\n", "> Change the x gate to h. in the above snippet and rerun the cells. The H gate i.e. Hadamard gate is the usual gate for creating superpositions. Looking at the statevector now, is the qubit in state ∣0⟩ or ∣1⟩? " ] }, { "cell_type": "markdown", "id": "ed66c444", "metadata": {}, "source": [ "### Bloch sphere for visualising qubit state\n", "As we saw in Task 2, the qubit is not restricted to being either ∣0⟩ or ∣1⟩ like a classical bit. Instead, the possible states of a qubit can be visualised as a surface of a ball. In this sphere, called **the Bloch sphere**, the North-pole corresponds to state ∣0⟩ and South-pole corresponds to ∣1⟩.\n", "\n", "All other points on the sphere are possible superpositions in which the qubit can be. The factors, like $\\sqrt 2/2$, in front of the qubit basis states are called **probability amplitudes**. They describe the location of the qubit's state on the Bloch sphere.\n", "\n", "In the snippet below, we will visualize the state resulting from Hadamard gate (Task 2): \n", "\n", "$$\n", "\\frac{\\sqrt 2}{2}|0\\hspace{-0.1cm}> + \\frac{\\sqrt 2}{2}|1\\hspace{-0.1cm}>\n", "$$\n", "\n" ] }, { "cell_type": "code", "execution_count": null, "id": "95a38bbe", "metadata": {}, "outputs": [], "source": [ "# Import and use the Bloch sphere visualisation tool\n", "from qiskit.visualization import plot_bloch_multivector\n", "\n", "plot_bloch_multivector(statevector)" ] }, { "cell_type": "markdown", "id": "3d6928e9", "metadata": {}, "source": [ "We see that the qubit's state is halfway between ∣0⟩ and ∣1⟩. Which makes sense, since the basis states have equal probability amplitudes in our superposition state." ] }, { "cell_type": "markdown", "id": "8f6b6909", "metadata": {}, "source": [ "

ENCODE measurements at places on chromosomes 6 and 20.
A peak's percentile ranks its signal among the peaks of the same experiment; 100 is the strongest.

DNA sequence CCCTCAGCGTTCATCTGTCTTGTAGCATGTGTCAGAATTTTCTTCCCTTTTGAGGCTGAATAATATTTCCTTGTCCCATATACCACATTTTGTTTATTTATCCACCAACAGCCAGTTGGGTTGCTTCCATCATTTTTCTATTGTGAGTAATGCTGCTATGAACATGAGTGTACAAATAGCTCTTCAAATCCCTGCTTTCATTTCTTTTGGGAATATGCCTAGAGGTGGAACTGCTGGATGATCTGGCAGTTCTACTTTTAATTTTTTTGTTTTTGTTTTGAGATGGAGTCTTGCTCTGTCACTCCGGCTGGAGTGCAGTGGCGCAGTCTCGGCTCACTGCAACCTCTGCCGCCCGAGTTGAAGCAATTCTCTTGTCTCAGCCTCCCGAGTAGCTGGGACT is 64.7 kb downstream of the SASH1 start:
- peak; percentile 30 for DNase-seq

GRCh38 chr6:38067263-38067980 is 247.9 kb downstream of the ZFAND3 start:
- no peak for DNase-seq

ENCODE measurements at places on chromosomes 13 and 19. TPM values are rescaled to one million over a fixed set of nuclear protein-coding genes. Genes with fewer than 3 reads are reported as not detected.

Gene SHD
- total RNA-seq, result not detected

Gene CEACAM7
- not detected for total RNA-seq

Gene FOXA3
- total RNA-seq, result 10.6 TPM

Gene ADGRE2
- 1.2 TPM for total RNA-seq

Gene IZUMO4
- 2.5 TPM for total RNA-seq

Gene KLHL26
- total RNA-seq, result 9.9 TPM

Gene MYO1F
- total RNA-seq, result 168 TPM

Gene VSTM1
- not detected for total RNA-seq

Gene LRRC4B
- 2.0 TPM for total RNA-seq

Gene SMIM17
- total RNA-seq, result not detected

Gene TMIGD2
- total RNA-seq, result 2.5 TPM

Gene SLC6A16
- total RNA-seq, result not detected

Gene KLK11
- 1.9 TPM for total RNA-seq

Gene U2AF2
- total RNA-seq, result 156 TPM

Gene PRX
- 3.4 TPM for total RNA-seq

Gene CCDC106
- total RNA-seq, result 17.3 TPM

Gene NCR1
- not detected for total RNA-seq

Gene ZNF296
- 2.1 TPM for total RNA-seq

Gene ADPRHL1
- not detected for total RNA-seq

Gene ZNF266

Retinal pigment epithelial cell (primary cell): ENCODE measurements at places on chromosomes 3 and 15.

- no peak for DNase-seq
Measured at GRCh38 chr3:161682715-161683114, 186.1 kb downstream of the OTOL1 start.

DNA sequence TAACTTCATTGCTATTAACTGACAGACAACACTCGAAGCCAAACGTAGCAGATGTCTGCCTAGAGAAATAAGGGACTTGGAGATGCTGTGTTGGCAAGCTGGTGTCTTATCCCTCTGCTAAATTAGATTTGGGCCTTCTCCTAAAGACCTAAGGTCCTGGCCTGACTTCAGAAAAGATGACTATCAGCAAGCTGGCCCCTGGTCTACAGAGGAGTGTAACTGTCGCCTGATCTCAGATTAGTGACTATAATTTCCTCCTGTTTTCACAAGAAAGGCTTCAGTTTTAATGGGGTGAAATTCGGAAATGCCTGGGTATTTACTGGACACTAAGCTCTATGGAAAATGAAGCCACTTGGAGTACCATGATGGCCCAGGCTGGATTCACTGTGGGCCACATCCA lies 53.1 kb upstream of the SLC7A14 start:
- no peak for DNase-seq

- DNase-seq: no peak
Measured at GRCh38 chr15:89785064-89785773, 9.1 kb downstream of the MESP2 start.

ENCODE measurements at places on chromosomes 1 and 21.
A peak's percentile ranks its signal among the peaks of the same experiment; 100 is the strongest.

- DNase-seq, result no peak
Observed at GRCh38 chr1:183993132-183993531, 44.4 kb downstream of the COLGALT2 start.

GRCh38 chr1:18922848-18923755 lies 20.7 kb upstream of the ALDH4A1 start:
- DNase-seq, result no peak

\n", "> Try changing the $\\phi$ parameter of the P($\\phi$) gate below and plot the Bloch sphere representation of the qubit's statevector for different values of $\\phi$. What does the this *phase gate* do?\n", ">\n", "> Apply phase gate with such an angle, that the qubit state points along the Y-axis on the Bloch sphere. What is the probability amplitude of the ∣1⟩ state now?\n" ] }, { "cell_type": "code", "execution_count": null, "id": "67ea95cf", "metadata": {}, "outputs": [], "source": [ "from numpy import pi\n", "\n", "# Create a quantum circuit\n", "circuit = QuantumCircuit(1) \n", "\n", "# Add Hadamard and then Phase or p gate to the first qubit of the circuit\n", "circuit.h(0)\n", "\n", "phi = pi # Try different values\n", "circuit.p(phi, 0) # First argument is the parameter phi and second is the qubit we act on \n", "\n", "# Visualise the circuit\n", "circuit.draw(output='mpl')" ] }, { "cell_type": "code", "execution_count": null, "id": "bfd00bbb", "metadata": {}, "outputs": [], "source": [ "# Create a simulator from qiskit's Aer -simulator package \n", "simulator = Aer.get_backend(\"statevector_simulator\")\n", "\n", "# Execute the circuit on simulator and get the result\n", "result = execute(circuit, backend = simulator).result()\n", "\n", "# Extract the result from the executed job and look at the statevector\n", "statevector = result.get_statevector()\n", "statevector.draw(\"latex\")" ] }, { "cell_type": "code", "execution_count": null, "id": "82278143", "metadata": {}, "outputs": [], "source": [ "plot_bloch_multivector(statevector)" ] }, { "cell_type": "markdown", "id": "fc233514", "metadata": {}, "source": [ "We see that the phase gate rotates qubit state around the vertical Z-axis of the Bloch sphere. The qubit remains to be in 50/50 superposition of ∣0⟩ and ∣1⟩, but the argument or *phase* of ∣1⟩ state's complex probability amplitude changes. (Think of the X-Y plane of Bloch sphere as the complex plane: https://en.wikipedia.org/wiki/Argument_(complex_analysis)).\n", "\n", "This feature of superposition enables the smart manipulation of states that we see in most quantum algorithms: \n", "- States with opposite phases will cancel each other while states with the same phase will strenghten each other in **interference** (think of waves).\n", "\n", "- One should build a circuit such that the state(s) whose probability amplitudes are strenghtened by interference are the one(s) encoding the correct answer, while probability amplitudes of unwanted states are weakened." ] }, { "cell_type": "markdown", "id": "ac7f1ef1", "metadata": {}, "source": [ "## Takeaway\n", "\n", "- Qubits can be in a superposition of ∣0⟩ and ∣1⟩ states\n", "- Quantum gates change the state(vector) of qubits\n", "- Sequence of gates defines a quantum circuit that describes an algorithm\n", "\n", "Next notebook introduces two-qubit gates, *entanglement* and the concept of measuring qubits." ] } ], "metadata": { "kernelspec": { "display_name": "Python 3 (ipykernel)", "language": "python", "name": "python3" }, "language_info": { "codemirror_mode": { "name": "ipython", "version": 3 }, "file_extension": ".py", "mimetype": "text/x-python", "name": "python", "nbconvert_exporter": "python", "pygments_lexer": "ipython3", "version": "3.9.13" }, "vscode": { "interpreter": { "hash": "36cf16204b8548560b1c020c4e8fb5b57f0e4c58016f52f2d4be01e192833930" } } }, "nbformat": 4, "nbformat_minor": 5 }